Norway Review [Fantastic Fest 2014]

Matt Donato

Reviewed by:
On September 21, 2014
Last modified:September 24, 2014


Norway is both the vampire movie you never asked for, and the vampire movie you'll kick yourself for ignoring.

Norway [Fantastic Fest 2014] Review


Norway is a psychedelic showstopper reminiscent of what Michel Gondry might be responsible for given the opportunity to create his own vampiric thriller, turning vampires into rave-loving party animals who befriend prostitutes and end up entangled in Nazi conspiracies. While Jim Jarmusch has the whole angsty-emo-rocker-vamp niche covered with Only Lovers Left Alive, Greek writer/director Yannis Veslemes takes audiences on a trippy European adventure through underground Athens, loaded with trashy European house music, bad facial hair, discotecs and flashy lights, in what could be the most unconventional horror comedy in years. Each new scene brings an equally unwieldy adventure, creating a vampire legend completely unique to Norway – the movie, not the icy country.

Zano (Vangelis Mourikis) is a vampire fueled by soulful rhythms – claiming that dancing keeps his heart beating – who arrives in Athens to meet his dear friend Jimmy. While passing some time, Zano ends up at a dive called Disco Zardoz where he lights up the dance floor while chatting up the local ladies, eventually becoming comfortable with a prostitute named Alice (Alexia Kaltsiki). Claiming she needs Zano to complete a job for her, the two embark on a wild journey with a drug dealer named Peter (Daniel Bolda) that quickly spirals out of control with the introduction of junkies, failed actors and a man who claims to be Bram Stoker.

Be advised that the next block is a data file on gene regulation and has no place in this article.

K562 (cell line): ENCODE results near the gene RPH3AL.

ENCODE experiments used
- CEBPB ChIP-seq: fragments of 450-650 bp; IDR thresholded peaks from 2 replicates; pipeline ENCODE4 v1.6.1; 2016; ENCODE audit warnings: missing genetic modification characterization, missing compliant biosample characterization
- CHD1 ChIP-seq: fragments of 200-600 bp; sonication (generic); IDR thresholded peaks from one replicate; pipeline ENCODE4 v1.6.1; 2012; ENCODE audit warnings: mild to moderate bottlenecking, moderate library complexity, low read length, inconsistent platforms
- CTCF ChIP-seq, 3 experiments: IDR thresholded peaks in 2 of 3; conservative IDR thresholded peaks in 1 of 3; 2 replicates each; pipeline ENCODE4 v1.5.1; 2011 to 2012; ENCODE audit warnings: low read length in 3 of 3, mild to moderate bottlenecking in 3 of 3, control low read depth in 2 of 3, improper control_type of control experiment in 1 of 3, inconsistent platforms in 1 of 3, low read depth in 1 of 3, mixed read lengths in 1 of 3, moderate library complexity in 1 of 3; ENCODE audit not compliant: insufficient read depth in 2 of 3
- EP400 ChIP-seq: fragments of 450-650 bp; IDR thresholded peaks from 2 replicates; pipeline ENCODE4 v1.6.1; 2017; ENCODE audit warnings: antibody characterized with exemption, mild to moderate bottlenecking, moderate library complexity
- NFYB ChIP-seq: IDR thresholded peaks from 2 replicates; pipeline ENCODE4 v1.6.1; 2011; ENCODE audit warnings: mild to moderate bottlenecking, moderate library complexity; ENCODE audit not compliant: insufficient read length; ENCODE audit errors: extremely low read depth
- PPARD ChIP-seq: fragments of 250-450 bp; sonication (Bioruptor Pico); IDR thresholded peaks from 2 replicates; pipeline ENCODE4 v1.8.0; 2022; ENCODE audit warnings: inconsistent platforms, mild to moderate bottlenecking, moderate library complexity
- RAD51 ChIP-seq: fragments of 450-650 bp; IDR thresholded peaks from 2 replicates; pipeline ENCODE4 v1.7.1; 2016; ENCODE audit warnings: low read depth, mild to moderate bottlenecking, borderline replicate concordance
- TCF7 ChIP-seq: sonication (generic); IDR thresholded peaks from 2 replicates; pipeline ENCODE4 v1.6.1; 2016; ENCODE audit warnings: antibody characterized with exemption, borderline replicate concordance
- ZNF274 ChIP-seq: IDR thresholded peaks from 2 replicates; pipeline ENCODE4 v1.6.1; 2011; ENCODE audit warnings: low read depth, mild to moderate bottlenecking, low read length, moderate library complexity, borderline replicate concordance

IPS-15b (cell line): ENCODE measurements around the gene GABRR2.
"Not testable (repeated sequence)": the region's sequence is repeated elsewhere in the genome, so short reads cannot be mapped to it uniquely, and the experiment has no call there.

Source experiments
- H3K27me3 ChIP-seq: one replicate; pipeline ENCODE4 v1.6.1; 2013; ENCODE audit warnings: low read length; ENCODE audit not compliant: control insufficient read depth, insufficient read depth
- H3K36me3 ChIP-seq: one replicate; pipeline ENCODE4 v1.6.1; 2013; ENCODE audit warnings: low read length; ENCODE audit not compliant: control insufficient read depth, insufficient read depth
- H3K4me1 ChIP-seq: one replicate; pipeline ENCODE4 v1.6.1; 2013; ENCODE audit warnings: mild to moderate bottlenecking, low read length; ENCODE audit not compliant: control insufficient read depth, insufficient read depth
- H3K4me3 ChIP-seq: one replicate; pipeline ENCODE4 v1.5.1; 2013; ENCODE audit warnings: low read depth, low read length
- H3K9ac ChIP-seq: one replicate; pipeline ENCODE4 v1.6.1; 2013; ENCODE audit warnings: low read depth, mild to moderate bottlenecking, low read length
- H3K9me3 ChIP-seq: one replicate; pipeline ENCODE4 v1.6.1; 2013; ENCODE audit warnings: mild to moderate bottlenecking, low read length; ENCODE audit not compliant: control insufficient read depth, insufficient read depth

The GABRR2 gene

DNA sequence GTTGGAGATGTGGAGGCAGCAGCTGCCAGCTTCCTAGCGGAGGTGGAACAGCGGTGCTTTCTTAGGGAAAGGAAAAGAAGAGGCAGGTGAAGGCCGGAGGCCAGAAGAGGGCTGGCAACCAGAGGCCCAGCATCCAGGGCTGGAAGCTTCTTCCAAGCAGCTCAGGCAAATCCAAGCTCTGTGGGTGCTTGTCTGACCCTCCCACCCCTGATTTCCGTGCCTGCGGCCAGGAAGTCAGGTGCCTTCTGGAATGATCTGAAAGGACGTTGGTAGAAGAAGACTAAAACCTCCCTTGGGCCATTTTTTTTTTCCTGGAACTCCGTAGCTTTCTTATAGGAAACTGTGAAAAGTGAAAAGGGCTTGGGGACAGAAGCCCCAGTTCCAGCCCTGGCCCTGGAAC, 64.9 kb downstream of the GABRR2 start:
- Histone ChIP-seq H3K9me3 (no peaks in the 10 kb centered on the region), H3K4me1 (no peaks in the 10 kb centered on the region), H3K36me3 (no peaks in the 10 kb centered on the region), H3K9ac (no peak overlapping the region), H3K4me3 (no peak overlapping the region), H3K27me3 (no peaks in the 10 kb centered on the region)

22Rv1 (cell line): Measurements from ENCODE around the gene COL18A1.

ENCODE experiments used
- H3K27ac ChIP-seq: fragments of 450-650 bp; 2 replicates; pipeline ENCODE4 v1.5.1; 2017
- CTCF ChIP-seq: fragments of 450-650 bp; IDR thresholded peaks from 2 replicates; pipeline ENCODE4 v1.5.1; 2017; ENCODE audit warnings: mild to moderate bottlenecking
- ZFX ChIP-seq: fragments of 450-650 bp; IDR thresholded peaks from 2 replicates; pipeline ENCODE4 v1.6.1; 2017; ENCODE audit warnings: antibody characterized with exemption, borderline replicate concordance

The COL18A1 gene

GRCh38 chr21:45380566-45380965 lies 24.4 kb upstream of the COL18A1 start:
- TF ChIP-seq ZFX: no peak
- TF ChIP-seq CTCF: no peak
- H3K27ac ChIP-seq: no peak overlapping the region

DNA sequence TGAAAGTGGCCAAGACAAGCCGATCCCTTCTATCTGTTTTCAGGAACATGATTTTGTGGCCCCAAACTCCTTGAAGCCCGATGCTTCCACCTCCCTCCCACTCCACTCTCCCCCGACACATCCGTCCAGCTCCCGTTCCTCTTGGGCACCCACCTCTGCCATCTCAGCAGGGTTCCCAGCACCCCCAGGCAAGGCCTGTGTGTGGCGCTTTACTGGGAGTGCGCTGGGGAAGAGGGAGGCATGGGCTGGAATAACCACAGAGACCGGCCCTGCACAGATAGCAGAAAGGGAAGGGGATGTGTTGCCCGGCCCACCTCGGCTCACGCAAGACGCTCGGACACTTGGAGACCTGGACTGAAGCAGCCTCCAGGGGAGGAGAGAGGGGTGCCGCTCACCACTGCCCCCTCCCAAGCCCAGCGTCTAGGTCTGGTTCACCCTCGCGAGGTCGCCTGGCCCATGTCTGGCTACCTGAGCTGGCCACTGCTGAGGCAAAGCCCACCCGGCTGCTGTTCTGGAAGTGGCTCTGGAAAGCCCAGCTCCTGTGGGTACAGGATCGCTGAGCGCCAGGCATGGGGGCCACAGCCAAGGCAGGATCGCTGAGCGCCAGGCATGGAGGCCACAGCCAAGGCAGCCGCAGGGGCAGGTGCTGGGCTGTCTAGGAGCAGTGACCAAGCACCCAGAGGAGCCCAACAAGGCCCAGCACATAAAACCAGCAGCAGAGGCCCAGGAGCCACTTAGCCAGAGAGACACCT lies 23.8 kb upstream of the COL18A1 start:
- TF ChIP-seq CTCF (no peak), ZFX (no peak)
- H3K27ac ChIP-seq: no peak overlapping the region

This vampire freakshow makes total sense once you realize it’s the brainchild of a talented music video director (Veslemes) and the producer of Dogtooth (Yorgos Tsourgiannis), because no aspect of Norway plays by the rules. From the minute we meet Zano, he relishes an attitude that hilariously recalls Steve Martin and Dan Aykroyd’s wild and crazy Festrunk Brothers, exploiting 80s stereotypes in Europe – he’s the zany international character you’d expect someone like Peter Stormare to play.

Vangelis Mourikis never eases back on his “charming” demeanor, always busting a move with spastic grace, and a certain lovability strikes an energetic vibe that most vampires seem to lack. Slick, goofily cool and hilariously carefree, Zano grooves his way into a heap of trouble by chasing Alice with the promise of a “warm” woman’s company, one of the only things that matters to this unique disco vampire. Mourikis becomes equally as endearing as Tom Hiddleston’s indie-vamp character Adam (from the aforementioned Only Lovers Left Alive), drawing us in with an uncharacteristically vibrant liveliness that blends dark comedy with an almost skeevy, druggie vibe – but you can’t despise a man who’s so “Travolta” in his ways.